The Swedish crown jewels have been stolen! In a dastardly irreverent manner, the suspects entered into the Strängnäs Cathedral near Stockholm around lunch time. They came running out and jumped into a waiting speed boat to make their getaway. They made off with two crowns and a golden orb that was part of the funeral regalia of Swedish monarchs Karl IX and Kristina from the early 17th century. Christofer Lundgren, dean of the Strängnäs parish, said, “From our point of view, the material value is less important than the cultural history of these items. I do not see this as a theft from Strängnäs Cathedral assembly. This is part of the national cultural heritage. This is a theft of Swedish society.”
This event made me think of one of the passages from the Sermon on the Mount. “Do not store up for yourselves treasures on earth, where moth and rust destroy, and where thieves break in and steal. But store up for yourselves treasures in heaven, where neither moth nor rust destroys, and where thieves do not break in or steal; for where your treasure is, there your heart will be also” (Matt. 6:19-21). The danger in having treasure or earthly wealth is not that it could possibly be stolen. The danger lies in the influence it would have on your heart. This is what happened to the man in the parable that Jesus told in the context of a dispute over family inheritance. The man was blessed by God, and instead of sharing his blessing, he stored it all up. “And I will say to my soul, ‘Soul, you have many goods laid up for many years to come; take your ease, eat, drink and be merry.’ But God said to him, ‘You fool! This very night your soul is required of you; and now who will own what you have prepared?’ So is the man who stores up treasure for himself and is not rich toward God” (Luke 12:19-21). We must be careful that we are not guilty of the same.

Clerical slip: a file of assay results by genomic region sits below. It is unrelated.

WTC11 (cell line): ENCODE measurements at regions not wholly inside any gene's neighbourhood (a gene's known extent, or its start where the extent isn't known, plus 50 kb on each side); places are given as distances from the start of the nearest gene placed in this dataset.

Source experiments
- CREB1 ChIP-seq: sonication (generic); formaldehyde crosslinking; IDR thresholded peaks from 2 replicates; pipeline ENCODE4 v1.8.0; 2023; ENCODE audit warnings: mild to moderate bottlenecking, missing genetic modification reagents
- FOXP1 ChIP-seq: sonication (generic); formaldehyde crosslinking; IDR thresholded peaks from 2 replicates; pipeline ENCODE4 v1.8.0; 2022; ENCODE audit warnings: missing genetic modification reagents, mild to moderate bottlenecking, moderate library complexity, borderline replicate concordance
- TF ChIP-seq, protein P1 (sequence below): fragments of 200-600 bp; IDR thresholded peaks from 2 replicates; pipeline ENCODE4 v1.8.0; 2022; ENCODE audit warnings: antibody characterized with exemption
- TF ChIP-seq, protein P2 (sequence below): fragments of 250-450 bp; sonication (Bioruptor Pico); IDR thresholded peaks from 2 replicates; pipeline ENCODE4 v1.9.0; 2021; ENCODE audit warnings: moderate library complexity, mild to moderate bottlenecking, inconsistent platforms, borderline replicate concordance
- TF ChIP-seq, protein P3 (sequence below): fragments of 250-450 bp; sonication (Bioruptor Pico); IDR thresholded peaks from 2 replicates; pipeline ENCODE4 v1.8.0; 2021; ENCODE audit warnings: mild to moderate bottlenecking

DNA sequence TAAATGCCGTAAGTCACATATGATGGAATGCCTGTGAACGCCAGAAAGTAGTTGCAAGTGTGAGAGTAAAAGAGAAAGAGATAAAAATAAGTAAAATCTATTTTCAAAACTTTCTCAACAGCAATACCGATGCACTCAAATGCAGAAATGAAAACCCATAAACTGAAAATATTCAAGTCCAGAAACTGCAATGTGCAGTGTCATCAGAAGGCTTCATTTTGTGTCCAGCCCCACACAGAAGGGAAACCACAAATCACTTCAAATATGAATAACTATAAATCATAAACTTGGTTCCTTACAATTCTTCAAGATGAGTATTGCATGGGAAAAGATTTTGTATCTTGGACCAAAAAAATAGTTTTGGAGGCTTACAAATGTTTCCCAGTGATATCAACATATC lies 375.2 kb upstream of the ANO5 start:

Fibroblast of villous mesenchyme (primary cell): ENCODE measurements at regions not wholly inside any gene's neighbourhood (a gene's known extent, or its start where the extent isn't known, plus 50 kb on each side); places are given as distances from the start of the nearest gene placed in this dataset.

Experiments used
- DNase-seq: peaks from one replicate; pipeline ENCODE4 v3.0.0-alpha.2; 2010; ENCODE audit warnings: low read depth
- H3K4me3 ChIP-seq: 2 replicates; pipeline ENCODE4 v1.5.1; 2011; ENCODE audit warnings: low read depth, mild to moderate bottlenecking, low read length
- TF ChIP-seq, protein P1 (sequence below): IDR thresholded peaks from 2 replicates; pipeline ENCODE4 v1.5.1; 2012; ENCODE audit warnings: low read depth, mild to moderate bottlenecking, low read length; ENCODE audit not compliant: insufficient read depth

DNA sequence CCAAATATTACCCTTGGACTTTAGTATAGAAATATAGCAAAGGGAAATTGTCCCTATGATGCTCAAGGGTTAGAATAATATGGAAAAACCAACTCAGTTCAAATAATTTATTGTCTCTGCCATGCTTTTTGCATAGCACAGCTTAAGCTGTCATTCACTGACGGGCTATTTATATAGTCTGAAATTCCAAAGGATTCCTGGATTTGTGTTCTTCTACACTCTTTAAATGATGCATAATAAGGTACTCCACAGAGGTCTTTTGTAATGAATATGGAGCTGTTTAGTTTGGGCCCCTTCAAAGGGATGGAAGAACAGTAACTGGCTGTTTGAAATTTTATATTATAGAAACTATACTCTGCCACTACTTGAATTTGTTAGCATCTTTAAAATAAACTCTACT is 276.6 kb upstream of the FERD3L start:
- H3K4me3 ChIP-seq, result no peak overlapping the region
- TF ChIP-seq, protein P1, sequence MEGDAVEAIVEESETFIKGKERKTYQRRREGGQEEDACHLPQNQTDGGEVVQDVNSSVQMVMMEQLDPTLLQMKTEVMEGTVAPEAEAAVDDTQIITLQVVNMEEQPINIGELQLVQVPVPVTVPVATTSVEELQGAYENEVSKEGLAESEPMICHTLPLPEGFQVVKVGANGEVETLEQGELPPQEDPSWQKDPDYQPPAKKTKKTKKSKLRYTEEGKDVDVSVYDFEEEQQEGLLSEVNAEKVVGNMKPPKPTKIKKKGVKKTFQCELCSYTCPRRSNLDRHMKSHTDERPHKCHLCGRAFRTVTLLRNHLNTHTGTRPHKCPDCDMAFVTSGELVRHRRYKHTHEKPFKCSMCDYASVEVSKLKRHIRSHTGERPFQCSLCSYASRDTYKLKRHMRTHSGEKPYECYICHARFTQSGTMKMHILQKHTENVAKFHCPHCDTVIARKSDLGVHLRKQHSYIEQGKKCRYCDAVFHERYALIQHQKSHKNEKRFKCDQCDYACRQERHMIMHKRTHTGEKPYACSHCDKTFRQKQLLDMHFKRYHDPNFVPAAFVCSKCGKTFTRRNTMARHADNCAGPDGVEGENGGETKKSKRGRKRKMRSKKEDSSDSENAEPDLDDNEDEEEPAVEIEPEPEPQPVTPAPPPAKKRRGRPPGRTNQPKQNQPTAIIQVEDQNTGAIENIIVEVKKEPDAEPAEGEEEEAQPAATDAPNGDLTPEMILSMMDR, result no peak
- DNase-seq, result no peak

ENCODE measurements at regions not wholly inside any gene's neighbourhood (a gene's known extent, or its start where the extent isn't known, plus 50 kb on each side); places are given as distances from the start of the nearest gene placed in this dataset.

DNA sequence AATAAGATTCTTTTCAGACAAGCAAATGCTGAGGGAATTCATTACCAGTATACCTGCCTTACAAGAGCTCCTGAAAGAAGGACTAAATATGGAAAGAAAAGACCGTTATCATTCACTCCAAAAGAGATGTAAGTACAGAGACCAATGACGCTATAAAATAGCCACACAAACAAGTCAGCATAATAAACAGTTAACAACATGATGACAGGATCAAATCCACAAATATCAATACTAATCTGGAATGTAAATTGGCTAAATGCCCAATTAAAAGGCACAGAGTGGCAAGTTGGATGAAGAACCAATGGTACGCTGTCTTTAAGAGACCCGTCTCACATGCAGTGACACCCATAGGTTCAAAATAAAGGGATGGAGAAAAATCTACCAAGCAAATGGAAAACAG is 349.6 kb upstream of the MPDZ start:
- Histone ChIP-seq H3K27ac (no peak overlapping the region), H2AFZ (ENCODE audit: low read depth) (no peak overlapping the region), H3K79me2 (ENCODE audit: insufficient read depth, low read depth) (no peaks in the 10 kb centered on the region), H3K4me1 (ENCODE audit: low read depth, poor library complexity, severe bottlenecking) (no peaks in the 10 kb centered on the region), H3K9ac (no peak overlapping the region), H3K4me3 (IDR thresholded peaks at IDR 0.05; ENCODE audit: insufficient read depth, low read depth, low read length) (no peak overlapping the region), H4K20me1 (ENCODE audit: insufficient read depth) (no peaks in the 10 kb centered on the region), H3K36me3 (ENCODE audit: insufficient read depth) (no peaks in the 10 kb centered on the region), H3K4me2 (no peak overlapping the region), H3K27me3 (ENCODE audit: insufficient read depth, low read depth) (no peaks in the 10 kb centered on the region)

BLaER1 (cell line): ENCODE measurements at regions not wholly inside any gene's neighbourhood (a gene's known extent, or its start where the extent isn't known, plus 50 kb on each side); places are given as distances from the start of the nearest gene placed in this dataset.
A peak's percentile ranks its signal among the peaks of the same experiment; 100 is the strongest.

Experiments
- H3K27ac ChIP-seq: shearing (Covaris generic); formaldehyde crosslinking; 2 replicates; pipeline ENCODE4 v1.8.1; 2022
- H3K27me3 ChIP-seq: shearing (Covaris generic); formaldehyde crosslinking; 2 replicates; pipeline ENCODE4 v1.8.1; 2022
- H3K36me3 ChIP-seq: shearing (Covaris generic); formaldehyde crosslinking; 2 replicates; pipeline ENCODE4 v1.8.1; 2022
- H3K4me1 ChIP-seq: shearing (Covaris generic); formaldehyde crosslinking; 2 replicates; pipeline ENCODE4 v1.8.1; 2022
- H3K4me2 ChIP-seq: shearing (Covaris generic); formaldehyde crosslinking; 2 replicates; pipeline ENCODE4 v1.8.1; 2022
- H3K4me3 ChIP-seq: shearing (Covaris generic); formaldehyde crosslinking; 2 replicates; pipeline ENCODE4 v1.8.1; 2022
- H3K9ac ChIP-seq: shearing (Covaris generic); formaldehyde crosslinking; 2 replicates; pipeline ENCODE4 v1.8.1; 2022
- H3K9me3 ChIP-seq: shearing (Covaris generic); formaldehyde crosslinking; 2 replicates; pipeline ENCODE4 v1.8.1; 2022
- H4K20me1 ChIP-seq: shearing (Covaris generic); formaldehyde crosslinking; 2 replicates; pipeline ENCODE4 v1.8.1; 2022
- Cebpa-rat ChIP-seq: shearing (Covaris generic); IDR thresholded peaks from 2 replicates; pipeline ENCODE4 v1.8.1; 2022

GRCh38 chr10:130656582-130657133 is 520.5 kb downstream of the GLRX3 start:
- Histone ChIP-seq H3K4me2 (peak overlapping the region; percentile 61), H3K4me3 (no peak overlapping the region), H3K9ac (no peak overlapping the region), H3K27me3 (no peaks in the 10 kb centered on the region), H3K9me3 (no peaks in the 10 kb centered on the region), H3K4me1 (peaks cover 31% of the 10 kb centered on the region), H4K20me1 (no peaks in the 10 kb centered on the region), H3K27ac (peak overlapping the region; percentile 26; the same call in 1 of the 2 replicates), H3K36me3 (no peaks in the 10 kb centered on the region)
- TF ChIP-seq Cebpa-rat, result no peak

It is so easy for this attitude to creep up on us. There is a certain feeling of comfort in knowing that you will never lack in anything because of the wealth that has been amassed. While we may have prepared for our physical needs, we may be putting our spiritual needs at risk. There is danger in the drive that puts God aside for gain or relies on possessions for contentment.
It is not inherently wrong to have money and earthly possessions. However, it must be something that is kept in perspective of a great spiritual importance. Our possessions must never come between our relationship with God or our brothers and sisters in Christ. Likewise, the wealth of others should not hinder our relationships. From our point of view, earthly wealth pales in comparison to the glory we will receive in heaven with our Lord (Matt. 16:26; Heb. 11:16).